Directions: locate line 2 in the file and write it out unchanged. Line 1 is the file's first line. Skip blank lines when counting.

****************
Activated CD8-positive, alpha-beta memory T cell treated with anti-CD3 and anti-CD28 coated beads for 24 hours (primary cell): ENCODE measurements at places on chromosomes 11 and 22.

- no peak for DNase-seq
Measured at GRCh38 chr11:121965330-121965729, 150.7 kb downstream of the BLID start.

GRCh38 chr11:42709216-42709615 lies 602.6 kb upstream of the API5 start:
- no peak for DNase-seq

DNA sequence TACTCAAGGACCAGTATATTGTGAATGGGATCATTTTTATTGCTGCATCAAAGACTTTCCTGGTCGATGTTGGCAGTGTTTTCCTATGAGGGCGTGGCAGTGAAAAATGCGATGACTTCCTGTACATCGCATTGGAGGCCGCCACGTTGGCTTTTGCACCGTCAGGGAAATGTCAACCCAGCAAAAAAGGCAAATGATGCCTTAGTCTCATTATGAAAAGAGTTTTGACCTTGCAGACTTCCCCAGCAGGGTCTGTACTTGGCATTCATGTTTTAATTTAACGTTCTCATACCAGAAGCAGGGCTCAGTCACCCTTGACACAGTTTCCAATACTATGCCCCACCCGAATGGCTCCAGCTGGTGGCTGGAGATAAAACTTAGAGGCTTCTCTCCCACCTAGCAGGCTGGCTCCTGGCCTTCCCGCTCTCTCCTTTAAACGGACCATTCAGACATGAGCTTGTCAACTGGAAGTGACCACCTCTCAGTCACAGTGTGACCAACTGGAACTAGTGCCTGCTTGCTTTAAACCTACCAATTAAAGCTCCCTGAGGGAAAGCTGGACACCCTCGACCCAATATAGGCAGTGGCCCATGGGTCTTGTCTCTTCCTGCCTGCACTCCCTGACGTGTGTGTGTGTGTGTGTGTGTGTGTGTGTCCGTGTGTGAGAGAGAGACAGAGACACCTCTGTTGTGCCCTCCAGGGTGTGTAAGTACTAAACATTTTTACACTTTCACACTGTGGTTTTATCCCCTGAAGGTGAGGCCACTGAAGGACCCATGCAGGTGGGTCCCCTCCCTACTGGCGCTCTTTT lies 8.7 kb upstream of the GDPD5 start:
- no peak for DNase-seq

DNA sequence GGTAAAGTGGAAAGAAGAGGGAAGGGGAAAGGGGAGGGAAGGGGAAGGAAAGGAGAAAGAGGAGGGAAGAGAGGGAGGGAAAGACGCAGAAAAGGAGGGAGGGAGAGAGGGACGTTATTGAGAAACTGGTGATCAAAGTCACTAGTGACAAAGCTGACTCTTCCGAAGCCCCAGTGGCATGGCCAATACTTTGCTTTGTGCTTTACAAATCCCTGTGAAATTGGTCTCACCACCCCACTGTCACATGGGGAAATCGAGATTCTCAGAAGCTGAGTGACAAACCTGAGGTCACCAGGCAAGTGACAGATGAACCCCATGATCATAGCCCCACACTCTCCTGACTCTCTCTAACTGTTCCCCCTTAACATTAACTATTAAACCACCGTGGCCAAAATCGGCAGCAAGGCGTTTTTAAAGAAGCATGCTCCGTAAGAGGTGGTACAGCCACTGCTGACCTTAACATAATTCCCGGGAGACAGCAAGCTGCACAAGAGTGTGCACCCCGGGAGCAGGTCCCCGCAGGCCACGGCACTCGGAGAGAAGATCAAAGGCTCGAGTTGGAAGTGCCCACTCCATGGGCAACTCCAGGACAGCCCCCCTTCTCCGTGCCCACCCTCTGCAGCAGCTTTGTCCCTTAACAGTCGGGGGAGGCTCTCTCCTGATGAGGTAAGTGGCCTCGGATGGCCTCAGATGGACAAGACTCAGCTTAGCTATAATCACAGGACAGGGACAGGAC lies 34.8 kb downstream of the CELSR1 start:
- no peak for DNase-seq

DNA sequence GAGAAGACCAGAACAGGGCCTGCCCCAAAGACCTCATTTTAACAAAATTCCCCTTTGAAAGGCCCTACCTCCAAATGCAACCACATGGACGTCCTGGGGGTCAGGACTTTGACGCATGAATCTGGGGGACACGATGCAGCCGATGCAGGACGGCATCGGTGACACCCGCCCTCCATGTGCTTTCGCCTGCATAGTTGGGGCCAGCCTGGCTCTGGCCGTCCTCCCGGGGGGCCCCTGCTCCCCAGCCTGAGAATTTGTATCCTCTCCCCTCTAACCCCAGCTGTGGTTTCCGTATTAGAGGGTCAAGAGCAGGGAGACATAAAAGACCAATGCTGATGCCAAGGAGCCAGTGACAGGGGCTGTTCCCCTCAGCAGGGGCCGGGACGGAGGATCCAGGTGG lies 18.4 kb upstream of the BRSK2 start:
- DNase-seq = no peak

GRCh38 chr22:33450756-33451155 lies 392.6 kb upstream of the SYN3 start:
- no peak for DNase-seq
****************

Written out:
- no peak for DNase-seq